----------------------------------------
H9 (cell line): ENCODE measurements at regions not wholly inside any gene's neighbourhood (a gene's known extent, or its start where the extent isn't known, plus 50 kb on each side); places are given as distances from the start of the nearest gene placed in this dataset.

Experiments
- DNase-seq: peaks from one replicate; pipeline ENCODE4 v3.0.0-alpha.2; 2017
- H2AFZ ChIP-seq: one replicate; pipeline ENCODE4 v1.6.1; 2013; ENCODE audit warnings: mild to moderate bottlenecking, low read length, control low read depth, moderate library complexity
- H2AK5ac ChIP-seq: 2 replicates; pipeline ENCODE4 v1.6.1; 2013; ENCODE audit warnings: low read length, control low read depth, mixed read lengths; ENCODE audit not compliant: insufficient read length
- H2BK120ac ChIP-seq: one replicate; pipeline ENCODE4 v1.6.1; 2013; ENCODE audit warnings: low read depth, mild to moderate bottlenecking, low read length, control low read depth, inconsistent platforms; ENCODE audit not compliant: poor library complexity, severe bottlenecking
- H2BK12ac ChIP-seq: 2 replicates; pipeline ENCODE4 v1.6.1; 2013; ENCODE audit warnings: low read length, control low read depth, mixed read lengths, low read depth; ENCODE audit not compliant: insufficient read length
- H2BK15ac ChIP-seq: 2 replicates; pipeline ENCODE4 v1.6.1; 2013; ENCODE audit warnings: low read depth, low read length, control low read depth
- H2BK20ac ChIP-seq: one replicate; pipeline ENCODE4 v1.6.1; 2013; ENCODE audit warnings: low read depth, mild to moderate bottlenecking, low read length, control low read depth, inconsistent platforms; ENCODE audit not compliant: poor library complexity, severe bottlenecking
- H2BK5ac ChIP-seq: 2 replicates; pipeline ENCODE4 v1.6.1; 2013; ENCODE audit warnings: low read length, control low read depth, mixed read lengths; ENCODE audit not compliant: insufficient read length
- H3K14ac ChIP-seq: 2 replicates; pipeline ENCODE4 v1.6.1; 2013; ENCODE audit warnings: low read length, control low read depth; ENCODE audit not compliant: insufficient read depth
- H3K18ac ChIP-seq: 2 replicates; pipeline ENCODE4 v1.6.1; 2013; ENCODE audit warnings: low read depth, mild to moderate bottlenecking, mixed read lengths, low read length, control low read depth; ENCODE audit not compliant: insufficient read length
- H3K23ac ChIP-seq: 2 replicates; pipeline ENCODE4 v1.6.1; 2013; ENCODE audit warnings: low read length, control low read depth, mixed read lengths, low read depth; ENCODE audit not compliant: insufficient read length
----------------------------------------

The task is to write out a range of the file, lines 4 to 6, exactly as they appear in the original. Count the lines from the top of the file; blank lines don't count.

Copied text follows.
- H2AFZ ChIP-seq: one replicate; pipeline ENCODE4 v1.6.1; 2013; ENCODE audit warnings: mild to moderate bottlenecking, low read length, control low read depth, moderate library complexity
- H2AK5ac ChIP-seq: 2 replicates; pipeline ENCODE4 v1.6.1; 2013; ENCODE audit warnings: low read length, control low read depth, mixed read lengths; ENCODE audit not compliant: insufficient read length
- H2BK120ac ChIP-seq: one replicate; pipeline ENCODE4 v1.6.1; 2013; ENCODE audit warnings: low read depth, mild to moderate bottlenecking, low read length, control low read depth, inconsistent platforms; ENCODE audit not compliant: poor library complexity, severe bottlenecking